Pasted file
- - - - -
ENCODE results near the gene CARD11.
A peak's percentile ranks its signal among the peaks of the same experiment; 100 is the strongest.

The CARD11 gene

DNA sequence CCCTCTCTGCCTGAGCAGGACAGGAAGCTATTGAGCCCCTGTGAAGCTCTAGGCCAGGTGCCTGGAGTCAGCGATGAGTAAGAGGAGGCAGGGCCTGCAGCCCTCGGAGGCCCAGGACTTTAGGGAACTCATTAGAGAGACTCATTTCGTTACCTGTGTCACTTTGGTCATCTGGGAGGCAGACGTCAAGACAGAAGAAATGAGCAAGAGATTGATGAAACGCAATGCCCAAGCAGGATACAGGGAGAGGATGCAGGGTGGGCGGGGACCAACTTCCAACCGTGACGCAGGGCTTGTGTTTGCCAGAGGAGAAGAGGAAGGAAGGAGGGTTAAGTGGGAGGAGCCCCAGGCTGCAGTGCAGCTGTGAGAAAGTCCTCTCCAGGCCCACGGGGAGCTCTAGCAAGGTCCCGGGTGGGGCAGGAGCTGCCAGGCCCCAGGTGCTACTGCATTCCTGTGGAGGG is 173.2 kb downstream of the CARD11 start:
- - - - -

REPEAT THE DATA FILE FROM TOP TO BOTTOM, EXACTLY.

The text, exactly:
ENCODE results near the gene CARD11.
A peak's percentile ranks its signal among the peaks of the same experiment; 100 is the strongest.

The CARD11 gene

DNA sequence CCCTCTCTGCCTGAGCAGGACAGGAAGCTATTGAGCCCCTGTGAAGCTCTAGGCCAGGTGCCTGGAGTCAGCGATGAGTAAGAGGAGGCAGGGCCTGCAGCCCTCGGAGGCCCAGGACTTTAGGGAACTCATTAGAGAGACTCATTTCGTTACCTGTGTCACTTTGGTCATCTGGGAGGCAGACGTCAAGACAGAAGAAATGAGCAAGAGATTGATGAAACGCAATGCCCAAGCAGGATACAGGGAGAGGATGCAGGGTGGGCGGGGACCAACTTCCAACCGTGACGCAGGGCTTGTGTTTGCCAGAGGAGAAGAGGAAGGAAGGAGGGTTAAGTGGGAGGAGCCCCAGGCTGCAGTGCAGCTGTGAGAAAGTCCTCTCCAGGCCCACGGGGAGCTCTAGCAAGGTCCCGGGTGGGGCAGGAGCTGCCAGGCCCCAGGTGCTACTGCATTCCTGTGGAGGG is 173.2 kb downstream of the CARD11 start: